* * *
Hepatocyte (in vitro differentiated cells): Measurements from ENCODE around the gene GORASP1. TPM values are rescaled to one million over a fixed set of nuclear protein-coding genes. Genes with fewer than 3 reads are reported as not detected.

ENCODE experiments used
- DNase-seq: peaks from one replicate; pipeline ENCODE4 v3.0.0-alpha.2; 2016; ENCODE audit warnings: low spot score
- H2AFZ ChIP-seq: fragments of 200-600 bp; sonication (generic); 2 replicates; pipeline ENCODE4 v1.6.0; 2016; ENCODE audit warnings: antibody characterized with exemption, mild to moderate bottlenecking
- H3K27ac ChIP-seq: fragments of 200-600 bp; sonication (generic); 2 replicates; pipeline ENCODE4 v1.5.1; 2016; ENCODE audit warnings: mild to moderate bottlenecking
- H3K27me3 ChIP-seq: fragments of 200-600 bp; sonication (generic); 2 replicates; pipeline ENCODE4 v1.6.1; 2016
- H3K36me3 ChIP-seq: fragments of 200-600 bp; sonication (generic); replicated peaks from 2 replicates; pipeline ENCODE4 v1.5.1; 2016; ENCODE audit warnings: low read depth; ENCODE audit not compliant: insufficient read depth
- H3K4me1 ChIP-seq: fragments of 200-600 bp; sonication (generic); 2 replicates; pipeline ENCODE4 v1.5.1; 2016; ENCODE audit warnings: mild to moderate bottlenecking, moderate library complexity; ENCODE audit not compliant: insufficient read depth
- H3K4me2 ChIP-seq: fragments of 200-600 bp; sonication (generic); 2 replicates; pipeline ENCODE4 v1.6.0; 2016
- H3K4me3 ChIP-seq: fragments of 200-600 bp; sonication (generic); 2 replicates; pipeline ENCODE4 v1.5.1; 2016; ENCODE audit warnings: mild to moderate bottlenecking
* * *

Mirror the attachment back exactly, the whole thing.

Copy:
Hepatocyte (in vitro differentiated cells): Measurements from ENCODE around the gene GORASP1. TPM values are rescaled to one million over a fixed set of nuclear protein-coding genes. Genes with fewer than 3 reads are reported as not detected.

ENCODE experiments used
- DNase-seq: peaks from one replicate; pipeline ENCODE4 v3.0.0-alpha.2; 2016; ENCODE audit warnings: low spot score
- H2AFZ ChIP-seq: fragments of 200-600 bp; sonication (generic); 2 replicates; pipeline ENCODE4 v1.6.0; 2016; ENCODE audit warnings: antibody characterized with exemption, mild to moderate bottlenecking
- H3K27ac ChIP-seq: fragments of 200-600 bp; sonication (generic); 2 replicates; pipeline ENCODE4 v1.5.1; 2016; ENCODE audit warnings: mild to moderate bottlenecking
- H3K27me3 ChIP-seq: fragments of 200-600 bp; sonication (generic); 2 replicates; pipeline ENCODE4 v1.6.1; 2016
- H3K36me3 ChIP-seq: fragments of 200-600 bp; sonication (generic); replicated peaks from 2 replicates; pipeline ENCODE4 v1.5.1; 2016; ENCODE audit warnings: low read depth; ENCODE audit not compliant: insufficient read depth
- H3K4me1 ChIP-seq: fragments of 200-600 bp; sonication (generic); 2 replicates; pipeline ENCODE4 v1.5.1; 2016; ENCODE audit warnings: mild to moderate bottlenecking, moderate library complexity; ENCODE audit not compliant: insufficient read depth
- H3K4me2 ChIP-seq: fragments of 200-600 bp; sonication (generic); 2 replicates; pipeline ENCODE4 v1.6.0; 2016
- H3K4me3 ChIP-seq: fragments of 200-600 bp; sonication (generic); 2 replicates; pipeline ENCODE4 v1.5.1; 2016; ENCODE audit warnings: mild to moderate bottlenecking